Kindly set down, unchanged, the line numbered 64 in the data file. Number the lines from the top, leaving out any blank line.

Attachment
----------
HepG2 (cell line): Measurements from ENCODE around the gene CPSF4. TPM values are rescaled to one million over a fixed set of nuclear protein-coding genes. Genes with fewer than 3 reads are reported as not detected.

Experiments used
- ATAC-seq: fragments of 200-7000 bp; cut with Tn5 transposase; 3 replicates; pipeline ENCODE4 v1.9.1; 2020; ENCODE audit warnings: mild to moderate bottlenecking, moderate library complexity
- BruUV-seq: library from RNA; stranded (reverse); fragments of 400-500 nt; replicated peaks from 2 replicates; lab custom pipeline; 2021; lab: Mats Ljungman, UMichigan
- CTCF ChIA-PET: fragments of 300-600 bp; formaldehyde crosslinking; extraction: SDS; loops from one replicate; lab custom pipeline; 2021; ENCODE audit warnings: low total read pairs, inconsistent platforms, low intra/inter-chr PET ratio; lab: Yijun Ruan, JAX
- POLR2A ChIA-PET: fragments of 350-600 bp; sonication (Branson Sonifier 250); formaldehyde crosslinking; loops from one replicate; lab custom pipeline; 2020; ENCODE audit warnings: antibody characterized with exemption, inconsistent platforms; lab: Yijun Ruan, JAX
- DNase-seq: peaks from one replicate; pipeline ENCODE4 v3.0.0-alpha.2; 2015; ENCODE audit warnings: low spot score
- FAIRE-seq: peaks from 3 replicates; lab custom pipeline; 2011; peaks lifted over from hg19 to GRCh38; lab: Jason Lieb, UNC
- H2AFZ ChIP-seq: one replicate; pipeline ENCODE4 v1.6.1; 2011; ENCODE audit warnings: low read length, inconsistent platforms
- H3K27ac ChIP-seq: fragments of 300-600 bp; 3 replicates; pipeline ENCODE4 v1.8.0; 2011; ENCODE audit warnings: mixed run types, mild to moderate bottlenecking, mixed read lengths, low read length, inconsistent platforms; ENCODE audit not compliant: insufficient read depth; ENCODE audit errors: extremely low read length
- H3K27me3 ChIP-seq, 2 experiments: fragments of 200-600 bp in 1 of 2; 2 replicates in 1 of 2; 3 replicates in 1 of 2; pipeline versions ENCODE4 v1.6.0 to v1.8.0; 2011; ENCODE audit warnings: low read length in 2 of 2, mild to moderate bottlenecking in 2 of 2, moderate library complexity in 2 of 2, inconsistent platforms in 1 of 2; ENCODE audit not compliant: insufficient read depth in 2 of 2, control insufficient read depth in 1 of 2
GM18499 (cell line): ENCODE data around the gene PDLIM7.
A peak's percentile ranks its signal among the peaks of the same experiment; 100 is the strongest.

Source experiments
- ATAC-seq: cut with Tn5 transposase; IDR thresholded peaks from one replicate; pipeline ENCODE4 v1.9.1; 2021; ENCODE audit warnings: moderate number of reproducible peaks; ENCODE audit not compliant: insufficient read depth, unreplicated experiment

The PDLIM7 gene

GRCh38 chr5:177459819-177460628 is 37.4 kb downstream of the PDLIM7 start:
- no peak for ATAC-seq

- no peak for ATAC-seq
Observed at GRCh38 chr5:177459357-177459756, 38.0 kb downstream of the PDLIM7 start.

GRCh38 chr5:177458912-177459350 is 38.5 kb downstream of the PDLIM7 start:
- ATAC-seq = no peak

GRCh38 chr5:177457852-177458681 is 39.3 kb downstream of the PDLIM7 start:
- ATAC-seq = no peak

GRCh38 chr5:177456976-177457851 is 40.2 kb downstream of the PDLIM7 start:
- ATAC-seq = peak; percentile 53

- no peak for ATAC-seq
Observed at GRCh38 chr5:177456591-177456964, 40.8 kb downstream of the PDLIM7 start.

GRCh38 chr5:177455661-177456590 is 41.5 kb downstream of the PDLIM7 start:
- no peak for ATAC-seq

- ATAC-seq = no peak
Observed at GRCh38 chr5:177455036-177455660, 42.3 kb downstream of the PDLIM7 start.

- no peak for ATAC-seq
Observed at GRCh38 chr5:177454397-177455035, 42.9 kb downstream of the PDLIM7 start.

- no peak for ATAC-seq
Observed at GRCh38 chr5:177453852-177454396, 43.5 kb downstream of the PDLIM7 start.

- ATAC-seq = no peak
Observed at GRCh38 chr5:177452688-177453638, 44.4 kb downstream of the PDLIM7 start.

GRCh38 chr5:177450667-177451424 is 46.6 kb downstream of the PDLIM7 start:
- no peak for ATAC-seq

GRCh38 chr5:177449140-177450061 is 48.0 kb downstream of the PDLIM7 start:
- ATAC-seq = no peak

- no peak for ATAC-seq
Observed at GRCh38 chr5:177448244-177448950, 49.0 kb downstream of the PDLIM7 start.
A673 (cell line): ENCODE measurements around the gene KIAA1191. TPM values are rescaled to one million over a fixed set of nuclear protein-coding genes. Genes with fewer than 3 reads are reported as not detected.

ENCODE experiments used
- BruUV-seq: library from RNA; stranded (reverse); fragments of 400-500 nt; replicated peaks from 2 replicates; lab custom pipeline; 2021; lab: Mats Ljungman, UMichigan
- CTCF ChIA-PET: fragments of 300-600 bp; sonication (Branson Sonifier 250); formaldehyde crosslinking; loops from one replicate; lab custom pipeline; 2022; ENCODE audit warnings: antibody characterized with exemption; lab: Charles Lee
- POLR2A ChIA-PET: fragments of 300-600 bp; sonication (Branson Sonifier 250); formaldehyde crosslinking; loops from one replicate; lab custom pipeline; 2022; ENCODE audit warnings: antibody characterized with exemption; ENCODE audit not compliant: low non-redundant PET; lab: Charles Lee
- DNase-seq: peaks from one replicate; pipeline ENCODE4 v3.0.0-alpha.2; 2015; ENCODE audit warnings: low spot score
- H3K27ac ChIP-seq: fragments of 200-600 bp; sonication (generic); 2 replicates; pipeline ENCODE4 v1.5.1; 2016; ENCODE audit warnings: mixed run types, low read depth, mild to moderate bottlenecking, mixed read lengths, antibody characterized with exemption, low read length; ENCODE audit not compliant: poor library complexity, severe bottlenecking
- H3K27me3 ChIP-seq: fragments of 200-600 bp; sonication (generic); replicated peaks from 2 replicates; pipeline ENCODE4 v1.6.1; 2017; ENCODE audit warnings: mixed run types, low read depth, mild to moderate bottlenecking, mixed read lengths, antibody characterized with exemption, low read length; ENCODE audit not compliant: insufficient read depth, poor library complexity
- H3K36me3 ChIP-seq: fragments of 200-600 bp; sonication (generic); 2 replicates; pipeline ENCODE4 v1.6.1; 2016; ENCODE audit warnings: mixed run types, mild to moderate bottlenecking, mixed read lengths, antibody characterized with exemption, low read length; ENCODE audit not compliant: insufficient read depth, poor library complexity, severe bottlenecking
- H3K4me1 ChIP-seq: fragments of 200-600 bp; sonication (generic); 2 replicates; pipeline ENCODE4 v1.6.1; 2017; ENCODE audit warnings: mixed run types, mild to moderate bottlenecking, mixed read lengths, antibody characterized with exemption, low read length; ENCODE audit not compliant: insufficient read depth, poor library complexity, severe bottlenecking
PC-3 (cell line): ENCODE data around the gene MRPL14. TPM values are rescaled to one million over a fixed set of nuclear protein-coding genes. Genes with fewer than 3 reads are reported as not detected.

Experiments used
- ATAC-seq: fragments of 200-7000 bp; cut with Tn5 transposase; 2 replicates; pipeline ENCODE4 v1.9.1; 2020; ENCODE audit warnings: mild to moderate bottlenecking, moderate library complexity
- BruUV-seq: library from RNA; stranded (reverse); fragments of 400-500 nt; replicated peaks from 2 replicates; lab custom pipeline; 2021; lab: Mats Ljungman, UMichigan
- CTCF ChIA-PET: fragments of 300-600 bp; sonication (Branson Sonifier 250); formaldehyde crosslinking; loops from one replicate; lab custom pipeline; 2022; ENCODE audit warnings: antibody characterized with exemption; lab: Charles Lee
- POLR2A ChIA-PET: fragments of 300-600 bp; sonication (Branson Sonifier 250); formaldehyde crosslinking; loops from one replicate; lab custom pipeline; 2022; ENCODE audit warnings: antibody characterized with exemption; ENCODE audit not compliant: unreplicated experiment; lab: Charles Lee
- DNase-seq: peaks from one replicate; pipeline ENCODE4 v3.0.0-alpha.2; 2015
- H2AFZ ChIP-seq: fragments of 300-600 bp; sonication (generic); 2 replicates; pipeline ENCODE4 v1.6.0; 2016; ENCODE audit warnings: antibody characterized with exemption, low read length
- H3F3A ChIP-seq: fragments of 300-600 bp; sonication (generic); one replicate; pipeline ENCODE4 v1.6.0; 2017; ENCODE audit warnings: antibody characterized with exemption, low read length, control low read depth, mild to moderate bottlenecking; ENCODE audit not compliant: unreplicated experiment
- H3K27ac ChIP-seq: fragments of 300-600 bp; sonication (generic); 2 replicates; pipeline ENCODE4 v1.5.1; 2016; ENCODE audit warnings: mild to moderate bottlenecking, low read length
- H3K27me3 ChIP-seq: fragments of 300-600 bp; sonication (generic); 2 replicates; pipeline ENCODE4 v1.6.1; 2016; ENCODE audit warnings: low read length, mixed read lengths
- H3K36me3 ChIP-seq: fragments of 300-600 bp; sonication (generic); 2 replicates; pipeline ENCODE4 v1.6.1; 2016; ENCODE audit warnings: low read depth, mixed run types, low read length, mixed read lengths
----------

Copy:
- H3K27ac ChIP-seq: fragments of 300-600 bp; sonication (generic); 2 replicates; pipeline ENCODE4 v1.5.1; 2016; ENCODE audit warnings: mild to moderate bottlenecking, low read length